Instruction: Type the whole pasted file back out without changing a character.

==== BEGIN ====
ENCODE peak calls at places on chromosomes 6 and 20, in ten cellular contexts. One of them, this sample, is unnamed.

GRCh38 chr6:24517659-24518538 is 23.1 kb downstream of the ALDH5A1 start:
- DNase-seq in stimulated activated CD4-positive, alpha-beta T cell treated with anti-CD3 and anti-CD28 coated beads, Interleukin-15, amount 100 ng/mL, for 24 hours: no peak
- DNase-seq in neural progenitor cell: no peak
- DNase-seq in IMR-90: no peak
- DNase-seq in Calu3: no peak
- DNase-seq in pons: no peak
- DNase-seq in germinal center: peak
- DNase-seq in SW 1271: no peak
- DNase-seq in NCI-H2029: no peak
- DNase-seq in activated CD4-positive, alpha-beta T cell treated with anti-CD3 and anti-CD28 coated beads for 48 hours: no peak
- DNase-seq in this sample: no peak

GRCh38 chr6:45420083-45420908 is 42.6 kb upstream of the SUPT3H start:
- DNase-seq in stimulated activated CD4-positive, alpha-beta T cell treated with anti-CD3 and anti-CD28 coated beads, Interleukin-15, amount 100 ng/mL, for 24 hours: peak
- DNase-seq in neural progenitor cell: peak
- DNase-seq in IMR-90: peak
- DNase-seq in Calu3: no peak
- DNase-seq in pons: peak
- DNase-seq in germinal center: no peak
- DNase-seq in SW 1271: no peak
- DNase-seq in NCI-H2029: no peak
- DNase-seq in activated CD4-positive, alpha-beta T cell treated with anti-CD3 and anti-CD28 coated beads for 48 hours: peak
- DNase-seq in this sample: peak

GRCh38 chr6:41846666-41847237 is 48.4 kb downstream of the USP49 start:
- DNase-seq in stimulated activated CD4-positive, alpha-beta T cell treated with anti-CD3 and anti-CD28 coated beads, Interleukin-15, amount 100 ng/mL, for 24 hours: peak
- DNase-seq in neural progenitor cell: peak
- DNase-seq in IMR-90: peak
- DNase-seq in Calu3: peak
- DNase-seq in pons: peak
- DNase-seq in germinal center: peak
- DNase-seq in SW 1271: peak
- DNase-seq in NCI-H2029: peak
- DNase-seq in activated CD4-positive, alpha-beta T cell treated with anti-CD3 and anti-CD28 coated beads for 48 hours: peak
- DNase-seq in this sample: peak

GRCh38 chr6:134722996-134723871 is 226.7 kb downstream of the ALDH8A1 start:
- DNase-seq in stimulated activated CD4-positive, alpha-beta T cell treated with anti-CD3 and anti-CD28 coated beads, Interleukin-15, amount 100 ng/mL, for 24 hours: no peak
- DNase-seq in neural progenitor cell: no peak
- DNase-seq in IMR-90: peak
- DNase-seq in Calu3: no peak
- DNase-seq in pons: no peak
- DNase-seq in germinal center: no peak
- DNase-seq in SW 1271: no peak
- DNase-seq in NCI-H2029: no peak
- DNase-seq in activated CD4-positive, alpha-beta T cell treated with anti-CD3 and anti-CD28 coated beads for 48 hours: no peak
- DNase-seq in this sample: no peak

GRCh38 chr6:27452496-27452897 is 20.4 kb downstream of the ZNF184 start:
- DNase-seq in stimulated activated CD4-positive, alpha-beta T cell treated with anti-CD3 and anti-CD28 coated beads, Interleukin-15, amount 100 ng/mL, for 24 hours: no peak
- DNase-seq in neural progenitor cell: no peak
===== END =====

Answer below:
ENCODE peak calls at places on chromosomes 6 and 20, in ten cellular contexts. One of them, this sample, is unnamed.

GRCh38 chr6:24517659-24518538 is 23.1 kb downstream of the ALDH5A1 start:
- DNase-seq in stimulated activated CD4-positive, alpha-beta T cell treated with anti-CD3 and anti-CD28 coated beads, Interleukin-15, amount 100 ng/mL, for 24 hours: no peak
- DNase-seq in neural progenitor cell: no peak
- DNase-seq in IMR-90: no peak
- DNase-seq in Calu3: no peak
- DNase-seq in pons: no peak
- DNase-seq in germinal center: peak
- DNase-seq in SW 1271: no peak
- DNase-seq in NCI-H2029: no peak
- DNase-seq in activated CD4-positive, alpha-beta T cell treated with anti-CD3 and anti-CD28 coated beads for 48 hours: no peak
- DNase-seq in this sample: no peak

GRCh38 chr6:45420083-45420908 is 42.6 kb upstream of the SUPT3H start:
- DNase-seq in stimulated activated CD4-positive, alpha-beta T cell treated with anti-CD3 and anti-CD28 coated beads, Interleukin-15, amount 100 ng/mL, for 24 hours: peak
- DNase-seq in neural progenitor cell: peak
- DNase-seq in IMR-90: peak
- DNase-seq in Calu3: no peak
- DNase-seq in pons: peak
- DNase-seq in germinal center: no peak
- DNase-seq in SW 1271: no peak
- DNase-seq in NCI-H2029: no peak
- DNase-seq in activated CD4-positive, alpha-beta T cell treated with anti-CD3 and anti-CD28 coated beads for 48 hours: peak
- DNase-seq in this sample: peak

GRCh38 chr6:41846666-41847237 is 48.4 kb downstream of the USP49 start:
- DNase-seq in stimulated activated CD4-positive, alpha-beta T cell treated with anti-CD3 and anti-CD28 coated beads, Interleukin-15, amount 100 ng/mL, for 24 hours: peak
- DNase-seq in neural progenitor cell: peak
- DNase-seq in IMR-90: peak
- DNase-seq in Calu3: peak
- DNase-seq in pons: peak
- DNase-seq in germinal center: peak
- DNase-seq in SW 1271: peak
- DNase-seq in NCI-H2029: peak
- DNase-seq in activated CD4-positive, alpha-beta T cell treated with anti-CD3 and anti-CD28 coated beads for 48 hours: peak
- DNase-seq in this sample: peak

GRCh38 chr6:134722996-134723871 is 226.7 kb downstream of the ALDH8A1 start:
- DNase-seq in stimulated activated CD4-positive, alpha-beta T cell treated with anti-CD3 and anti-CD28 coated beads, Interleukin-15, amount 100 ng/mL, for 24 hours: no peak
- DNase-seq in neural progenitor cell: no peak
- DNase-seq in IMR-90: peak
- DNase-seq in Calu3: no peak
- DNase-seq in pons: no peak
- DNase-seq in germinal center: no peak
- DNase-seq in SW 1271: no peak
- DNase-seq in NCI-H2029: no peak
- DNase-seq in activated CD4-positive, alpha-beta T cell treated with anti-CD3 and anti-CD28 coated beads for 48 hours: no peak
- DNase-seq in this sample: no peak

GRCh38 chr6:27452496-27452897 is 20.4 kb downstream of the ZNF184 start:
- DNase-seq in stimulated activated CD4-positive, alpha-beta T cell treated with anti-CD3 and anti-CD28 coated beads, Interleukin-15, amount 100 ng/mL, for 24 hours: no peak
- DNase-seq in neural progenitor cell: no peak